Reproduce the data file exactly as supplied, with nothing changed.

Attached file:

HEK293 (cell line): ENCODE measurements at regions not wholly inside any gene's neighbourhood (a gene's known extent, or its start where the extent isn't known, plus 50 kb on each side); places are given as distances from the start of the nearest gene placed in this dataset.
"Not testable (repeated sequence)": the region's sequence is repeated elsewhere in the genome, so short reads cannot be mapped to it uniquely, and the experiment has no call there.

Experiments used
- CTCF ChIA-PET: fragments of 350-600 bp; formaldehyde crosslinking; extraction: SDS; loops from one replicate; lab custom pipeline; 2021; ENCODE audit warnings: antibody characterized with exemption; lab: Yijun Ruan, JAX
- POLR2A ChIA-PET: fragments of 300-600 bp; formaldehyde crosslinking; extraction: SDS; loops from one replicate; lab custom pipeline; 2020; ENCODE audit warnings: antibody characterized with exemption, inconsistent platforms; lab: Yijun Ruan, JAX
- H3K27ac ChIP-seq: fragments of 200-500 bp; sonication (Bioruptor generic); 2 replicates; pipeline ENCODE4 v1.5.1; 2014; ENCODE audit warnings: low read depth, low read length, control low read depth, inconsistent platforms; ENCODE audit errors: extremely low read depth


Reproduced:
HEK293 (cell line): ENCODE measurements at regions not wholly inside any gene's neighbourhood (a gene's known extent, or its start where the extent isn't known, plus 50 kb on each side); places are given as distances from the start of the nearest gene placed in this dataset.
"Not testable (repeated sequence)": the region's sequence is repeated elsewhere in the genome, so short reads cannot be mapped to it uniquely, and the experiment has no call there.

Experiments used
- CTCF ChIA-PET: fragments of 350-600 bp; formaldehyde crosslinking; extraction: SDS; loops from one replicate; lab custom pipeline; 2021; ENCODE audit warnings: antibody characterized with exemption; lab: Yijun Ruan, JAX
- POLR2A ChIA-PET: fragments of 300-600 bp; formaldehyde crosslinking; extraction: SDS; loops from one replicate; lab custom pipeline; 2020; ENCODE audit warnings: antibody characterized with exemption, inconsistent platforms; lab: Yijun Ruan, JAX
- H3K27ac ChIP-seq: fragments of 200-500 bp; sonication (Bioruptor generic); 2 replicates; pipeline ENCODE4 v1.5.1; 2014; ENCODE audit warnings: low read depth, low read length, control low read depth, inconsistent platforms; ENCODE audit errors: extremely low read depth